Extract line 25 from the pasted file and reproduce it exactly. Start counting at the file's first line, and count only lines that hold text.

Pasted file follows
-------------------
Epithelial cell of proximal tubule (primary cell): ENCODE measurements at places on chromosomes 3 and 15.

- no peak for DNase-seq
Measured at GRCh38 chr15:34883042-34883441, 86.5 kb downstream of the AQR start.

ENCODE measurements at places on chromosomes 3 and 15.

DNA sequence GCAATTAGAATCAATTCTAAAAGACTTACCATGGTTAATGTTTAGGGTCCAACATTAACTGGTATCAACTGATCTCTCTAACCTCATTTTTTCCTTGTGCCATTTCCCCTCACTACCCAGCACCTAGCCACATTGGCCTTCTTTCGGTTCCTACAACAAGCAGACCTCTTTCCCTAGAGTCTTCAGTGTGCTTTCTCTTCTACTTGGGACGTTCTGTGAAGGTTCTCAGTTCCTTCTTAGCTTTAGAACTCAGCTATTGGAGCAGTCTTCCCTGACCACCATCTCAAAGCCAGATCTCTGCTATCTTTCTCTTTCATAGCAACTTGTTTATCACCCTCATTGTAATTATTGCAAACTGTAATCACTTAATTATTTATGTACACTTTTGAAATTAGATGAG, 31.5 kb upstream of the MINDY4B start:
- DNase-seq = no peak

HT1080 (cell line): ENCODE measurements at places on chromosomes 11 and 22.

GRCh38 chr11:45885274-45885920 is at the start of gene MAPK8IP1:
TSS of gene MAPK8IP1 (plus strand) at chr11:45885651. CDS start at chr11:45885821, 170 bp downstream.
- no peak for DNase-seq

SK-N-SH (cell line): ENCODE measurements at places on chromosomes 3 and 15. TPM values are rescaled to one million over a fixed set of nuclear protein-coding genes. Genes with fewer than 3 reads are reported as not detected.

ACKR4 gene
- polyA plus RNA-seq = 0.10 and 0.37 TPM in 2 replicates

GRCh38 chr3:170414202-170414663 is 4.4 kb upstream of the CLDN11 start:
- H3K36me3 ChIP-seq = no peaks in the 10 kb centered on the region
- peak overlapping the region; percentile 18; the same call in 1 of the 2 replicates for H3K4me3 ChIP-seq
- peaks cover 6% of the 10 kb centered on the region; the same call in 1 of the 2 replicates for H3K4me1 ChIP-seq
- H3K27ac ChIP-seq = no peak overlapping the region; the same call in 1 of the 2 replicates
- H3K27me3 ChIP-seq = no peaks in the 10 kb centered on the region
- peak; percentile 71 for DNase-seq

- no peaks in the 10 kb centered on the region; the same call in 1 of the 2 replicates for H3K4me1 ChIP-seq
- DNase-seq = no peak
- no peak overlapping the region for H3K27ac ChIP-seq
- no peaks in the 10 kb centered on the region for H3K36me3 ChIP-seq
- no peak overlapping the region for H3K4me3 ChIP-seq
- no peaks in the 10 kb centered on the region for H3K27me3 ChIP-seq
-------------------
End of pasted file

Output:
- no peak overlapping the region for H3K4me3 ChIP-seq